James Crisp

Coding, calisthenics, book reviews, mind hacks and the occasional personal bit.

Month: August 2008

Contact Form For Mephisto updated for Drax 0.8

Mephisto Drax (version 0.8) introduces breaking changes for plugins. I’ve just finished updating the contact / feedback form plugin. It’s now working fine and tests passing.

Installation instructions are the same as before except that the ‘contact_notifier’ has moved from the ‘lib’ directory to the ‘app’ directory. It still needs to be updated to include your destination email address for contact mails.

If you’re a Mephisto plug-in developer, you might be interested in checking out my post on migrating Mephisto plugins to Drax. It’s based on my experiences with the contact_form.

Migrating Mephisto Plugins to Drax 0.8

There have been some major changes to Mephisto in the latest release (0.8 Drax) that break existing plugins. If you’re interested in migrating your existing plugin(s) over to Drax, read on.

Repository Move
First thing to note is that the Mephisto code base has moved from SVN to github.

Plugin Architecture Changes
There is no longer a base class for Mephisto plugins. Instead, you create Mephisto plugins using Rails Engines. If you’re migrating a pre-Drax plugin to Drax and Rails engines, you’ll most likely need to:

  • Remove your plugin file – there’s no base class for it any more so you’ll get errors like: ‘superclass must be a Class (Module given) (TypeError)’
  • Move your routes into a ‘routes.rb’ file in your plugin root directory.
  • In your plugin root directory, create an ‘app’ directory, with ‘views’, ‘models’ and ‘controllers’ sub-directories. Move your code files into the appropriate folders in the ‘app’ directory. These will be auto-loaded.
  • Remove various lines in your init.rb which manually add your plugin file directories to the load paths, if you have these.
  • If you inherit from the ApplicationController, add ‘unloadable‘ to your controller class. This will fix errors in development mode like ‘A copy of ApplicationController has been removed from the module tree but is still active!’
  • An example
    You can have a look at my contact_form plugin code. Revision 18 is before Drax and engines and uses the old approach. Revisions 19 and later are using Rails engines and will work with Drax.

    UPDATE: Latest code at GitHub

Simple REST Client

While preparing for my upcoming REST talk, I made a basic REST client. It’s nothing special but allows you to set the verb, request body and see the status code and all the headers on the response. It’s quite handy for debugging and exploration of RESTful services.

Feel free to download the:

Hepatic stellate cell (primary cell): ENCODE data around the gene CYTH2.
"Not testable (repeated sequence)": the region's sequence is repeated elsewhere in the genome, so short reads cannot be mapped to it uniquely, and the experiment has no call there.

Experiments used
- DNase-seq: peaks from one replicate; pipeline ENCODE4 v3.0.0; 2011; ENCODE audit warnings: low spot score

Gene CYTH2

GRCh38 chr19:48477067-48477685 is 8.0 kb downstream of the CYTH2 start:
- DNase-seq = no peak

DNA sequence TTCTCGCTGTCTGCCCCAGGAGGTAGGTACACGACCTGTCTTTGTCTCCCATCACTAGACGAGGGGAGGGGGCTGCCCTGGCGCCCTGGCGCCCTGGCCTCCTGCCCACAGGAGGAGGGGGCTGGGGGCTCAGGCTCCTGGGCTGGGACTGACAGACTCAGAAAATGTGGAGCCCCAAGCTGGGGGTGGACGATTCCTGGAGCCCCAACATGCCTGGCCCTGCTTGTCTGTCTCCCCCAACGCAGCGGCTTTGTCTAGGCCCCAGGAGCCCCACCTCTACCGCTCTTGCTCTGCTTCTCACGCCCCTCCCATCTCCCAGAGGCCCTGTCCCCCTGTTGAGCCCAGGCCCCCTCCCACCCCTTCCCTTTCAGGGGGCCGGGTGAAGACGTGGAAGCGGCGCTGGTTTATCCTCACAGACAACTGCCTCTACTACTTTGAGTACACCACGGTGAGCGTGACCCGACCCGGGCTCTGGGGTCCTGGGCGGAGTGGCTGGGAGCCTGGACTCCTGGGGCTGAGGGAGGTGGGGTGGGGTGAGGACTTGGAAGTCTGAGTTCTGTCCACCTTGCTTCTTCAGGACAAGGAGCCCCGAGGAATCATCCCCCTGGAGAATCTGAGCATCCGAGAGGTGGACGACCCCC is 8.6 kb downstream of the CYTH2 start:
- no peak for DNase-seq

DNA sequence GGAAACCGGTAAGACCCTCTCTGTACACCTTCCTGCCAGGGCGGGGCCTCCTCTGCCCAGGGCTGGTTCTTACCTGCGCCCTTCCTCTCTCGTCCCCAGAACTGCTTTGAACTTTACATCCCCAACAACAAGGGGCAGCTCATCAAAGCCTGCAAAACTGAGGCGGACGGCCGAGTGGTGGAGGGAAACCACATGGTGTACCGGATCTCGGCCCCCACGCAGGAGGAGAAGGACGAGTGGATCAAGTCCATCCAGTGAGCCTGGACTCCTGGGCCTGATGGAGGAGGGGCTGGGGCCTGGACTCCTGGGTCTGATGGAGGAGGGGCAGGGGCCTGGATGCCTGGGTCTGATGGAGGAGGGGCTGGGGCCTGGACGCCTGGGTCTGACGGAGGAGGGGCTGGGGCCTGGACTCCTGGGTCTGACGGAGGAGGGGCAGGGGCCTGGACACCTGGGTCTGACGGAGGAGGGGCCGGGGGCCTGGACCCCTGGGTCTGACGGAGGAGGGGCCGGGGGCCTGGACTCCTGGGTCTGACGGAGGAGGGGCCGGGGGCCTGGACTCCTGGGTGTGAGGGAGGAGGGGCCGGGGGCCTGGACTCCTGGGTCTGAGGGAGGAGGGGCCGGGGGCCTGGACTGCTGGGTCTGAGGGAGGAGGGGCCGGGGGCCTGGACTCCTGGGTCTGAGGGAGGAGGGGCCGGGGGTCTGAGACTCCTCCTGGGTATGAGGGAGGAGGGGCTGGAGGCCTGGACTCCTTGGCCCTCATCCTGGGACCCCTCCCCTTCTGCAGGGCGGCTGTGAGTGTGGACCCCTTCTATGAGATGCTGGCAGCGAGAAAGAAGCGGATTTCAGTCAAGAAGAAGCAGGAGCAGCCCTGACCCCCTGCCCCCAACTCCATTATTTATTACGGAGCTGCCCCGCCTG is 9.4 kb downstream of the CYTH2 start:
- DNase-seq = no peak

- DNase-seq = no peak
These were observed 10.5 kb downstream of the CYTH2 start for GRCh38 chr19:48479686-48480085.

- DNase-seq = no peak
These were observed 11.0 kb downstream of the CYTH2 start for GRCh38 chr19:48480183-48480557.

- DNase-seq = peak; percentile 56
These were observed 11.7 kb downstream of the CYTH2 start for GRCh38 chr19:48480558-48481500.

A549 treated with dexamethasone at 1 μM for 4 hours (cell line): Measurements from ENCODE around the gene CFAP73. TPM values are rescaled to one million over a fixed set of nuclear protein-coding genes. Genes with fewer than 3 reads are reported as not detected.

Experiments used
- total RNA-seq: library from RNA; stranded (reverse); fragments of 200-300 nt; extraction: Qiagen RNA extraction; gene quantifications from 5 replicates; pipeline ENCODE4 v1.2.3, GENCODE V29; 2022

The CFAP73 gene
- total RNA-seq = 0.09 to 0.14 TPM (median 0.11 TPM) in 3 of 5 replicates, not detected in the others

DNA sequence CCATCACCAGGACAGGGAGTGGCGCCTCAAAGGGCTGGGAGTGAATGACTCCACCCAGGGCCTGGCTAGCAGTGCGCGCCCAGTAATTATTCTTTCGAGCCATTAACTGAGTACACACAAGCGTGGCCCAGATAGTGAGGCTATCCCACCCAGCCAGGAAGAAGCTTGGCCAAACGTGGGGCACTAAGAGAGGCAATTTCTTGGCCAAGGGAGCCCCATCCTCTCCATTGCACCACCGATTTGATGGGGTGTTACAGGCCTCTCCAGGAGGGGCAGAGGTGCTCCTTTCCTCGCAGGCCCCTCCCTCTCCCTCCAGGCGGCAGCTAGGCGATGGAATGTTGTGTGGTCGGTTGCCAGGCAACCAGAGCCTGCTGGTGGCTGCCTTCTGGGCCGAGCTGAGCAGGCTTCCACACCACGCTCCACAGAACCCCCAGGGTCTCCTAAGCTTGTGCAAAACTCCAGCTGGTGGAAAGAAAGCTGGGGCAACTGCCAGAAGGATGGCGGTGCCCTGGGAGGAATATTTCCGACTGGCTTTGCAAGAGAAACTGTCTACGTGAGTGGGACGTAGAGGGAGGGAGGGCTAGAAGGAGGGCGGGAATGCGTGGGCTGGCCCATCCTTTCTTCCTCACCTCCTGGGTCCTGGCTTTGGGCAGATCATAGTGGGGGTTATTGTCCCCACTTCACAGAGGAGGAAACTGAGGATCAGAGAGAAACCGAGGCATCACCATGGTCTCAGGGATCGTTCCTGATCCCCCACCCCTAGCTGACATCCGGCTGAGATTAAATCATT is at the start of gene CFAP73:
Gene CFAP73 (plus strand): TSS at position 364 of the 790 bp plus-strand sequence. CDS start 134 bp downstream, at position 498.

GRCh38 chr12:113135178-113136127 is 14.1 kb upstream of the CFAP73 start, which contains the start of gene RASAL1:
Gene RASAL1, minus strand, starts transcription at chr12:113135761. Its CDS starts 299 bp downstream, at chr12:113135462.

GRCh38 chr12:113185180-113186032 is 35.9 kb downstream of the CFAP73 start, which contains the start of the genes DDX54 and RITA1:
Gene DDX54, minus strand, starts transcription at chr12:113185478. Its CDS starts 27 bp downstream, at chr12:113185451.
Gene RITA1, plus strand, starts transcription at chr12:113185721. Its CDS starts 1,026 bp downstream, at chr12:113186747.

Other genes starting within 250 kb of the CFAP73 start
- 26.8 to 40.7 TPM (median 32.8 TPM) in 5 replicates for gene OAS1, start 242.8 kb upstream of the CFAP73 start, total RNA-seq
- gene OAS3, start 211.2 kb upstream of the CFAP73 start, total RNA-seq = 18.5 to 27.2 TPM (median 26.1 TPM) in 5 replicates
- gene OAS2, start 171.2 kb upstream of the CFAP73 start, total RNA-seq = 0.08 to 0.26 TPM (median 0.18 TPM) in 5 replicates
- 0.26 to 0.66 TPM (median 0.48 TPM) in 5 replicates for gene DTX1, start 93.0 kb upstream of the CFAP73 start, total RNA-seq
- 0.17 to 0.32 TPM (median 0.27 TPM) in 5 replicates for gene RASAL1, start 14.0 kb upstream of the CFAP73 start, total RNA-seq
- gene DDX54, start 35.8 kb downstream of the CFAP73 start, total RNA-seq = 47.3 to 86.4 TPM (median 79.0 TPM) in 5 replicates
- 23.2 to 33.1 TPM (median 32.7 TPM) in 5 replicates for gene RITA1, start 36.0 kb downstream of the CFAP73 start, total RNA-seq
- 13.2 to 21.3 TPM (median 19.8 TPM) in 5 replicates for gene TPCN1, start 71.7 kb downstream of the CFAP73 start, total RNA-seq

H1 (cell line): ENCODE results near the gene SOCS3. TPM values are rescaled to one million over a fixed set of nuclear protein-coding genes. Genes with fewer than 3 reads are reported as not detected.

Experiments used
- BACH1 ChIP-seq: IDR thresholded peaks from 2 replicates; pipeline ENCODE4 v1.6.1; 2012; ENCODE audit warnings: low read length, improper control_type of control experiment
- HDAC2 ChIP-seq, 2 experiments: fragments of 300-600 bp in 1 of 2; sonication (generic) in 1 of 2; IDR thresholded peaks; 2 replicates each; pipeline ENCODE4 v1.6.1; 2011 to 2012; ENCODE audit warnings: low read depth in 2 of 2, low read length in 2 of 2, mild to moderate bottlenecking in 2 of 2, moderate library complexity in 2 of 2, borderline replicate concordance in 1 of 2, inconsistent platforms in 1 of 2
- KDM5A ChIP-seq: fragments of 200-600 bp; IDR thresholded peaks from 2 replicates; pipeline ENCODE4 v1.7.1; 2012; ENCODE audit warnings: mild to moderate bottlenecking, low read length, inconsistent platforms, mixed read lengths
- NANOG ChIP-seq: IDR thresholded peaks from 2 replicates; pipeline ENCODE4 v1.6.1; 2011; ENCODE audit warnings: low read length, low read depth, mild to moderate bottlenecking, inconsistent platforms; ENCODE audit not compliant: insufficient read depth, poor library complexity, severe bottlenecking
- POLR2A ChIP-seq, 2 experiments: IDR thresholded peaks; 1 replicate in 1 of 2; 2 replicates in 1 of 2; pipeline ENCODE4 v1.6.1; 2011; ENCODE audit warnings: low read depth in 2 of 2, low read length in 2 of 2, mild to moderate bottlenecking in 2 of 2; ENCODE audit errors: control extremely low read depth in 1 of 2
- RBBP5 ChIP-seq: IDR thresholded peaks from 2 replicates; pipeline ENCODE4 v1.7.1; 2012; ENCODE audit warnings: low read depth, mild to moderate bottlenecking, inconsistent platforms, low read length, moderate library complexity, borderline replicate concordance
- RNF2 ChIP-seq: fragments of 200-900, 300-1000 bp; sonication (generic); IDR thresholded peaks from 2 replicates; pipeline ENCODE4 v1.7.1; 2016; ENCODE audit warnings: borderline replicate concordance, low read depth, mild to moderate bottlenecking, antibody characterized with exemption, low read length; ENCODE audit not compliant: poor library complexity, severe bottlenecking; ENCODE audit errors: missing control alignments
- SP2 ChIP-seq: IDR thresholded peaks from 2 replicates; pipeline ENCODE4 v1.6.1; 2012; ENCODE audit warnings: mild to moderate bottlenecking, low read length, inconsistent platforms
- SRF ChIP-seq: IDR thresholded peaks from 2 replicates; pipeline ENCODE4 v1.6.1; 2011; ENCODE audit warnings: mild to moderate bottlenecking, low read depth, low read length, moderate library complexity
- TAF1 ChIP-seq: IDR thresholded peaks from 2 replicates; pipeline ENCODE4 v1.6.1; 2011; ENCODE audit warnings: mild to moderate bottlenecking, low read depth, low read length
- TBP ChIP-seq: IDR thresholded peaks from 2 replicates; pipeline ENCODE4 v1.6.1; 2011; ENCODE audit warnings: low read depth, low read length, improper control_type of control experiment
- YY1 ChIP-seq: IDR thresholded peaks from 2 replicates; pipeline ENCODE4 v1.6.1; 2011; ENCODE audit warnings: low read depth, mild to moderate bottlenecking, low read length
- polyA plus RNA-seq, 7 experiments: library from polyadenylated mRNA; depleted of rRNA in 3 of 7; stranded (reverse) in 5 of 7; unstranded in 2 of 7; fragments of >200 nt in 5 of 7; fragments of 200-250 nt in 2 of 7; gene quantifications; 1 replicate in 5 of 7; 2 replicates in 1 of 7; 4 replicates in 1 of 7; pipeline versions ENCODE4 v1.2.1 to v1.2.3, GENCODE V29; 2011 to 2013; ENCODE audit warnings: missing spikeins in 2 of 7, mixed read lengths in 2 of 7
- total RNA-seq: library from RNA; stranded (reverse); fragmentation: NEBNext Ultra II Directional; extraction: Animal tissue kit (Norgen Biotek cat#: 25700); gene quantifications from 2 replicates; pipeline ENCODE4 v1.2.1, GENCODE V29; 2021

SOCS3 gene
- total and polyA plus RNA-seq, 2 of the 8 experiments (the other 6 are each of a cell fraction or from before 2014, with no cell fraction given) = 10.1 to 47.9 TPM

Hope it is useful and saves you having to whip up your own little client!

UPDATE: Source now available on GitHub!

RiskAssess – Risk Assessments for Schools

In my spare time, I’ve been developing RiskAssess, an online risk assessment system for schools. RiskAssess helps teachers and lab assistants to quickly and easily produce risk assessments for laboratory experiments which meet Australian standards. RiskAssess should help decrease the number of accidents in school laboratories, and also help schools meet legal requirements.

I’m pleased to say that the site is now well and truly launched and we have schools doing risk assessments every day using RiskAssess. There’s still much to do and many new features to add, but so far we’ve had very positive feedback from the schools using the system.

On the technical side, RiskAssess is a Ruby on Rails site.

Tech Ed Talk: REST Patterns and .NET

I’ll be giving a talk at Tech Ed this year on REST and how it can be implemented in .NET, much inspired by the thoughts of Jim Webber on good RESTful web services, and Garr Reynolds on the “Zen” presentation style. Here’s some more info:

REST Patterns and .NET

Sydney Convention Centre, Darling Harbour
5 September 2008
10:15am – 11:30am

REST has sparked furious debate, and reactions from fan-boy adoration to hate. As the arguments quiet and the dust settles, it is becoming clear that the RESTful style is a viable choice for the Enterprise. Framework support is growing rapidly. WCF now provides basic REST support. Meanwhile, the budding MVC framework opens the door to building services which leverage hypermedia. This talk will leave you with an understanding of the RESTful architectural style and provide you with recommendations on designing and building both simple and hypermedia driven web services in .NET.

Hope to see you there!

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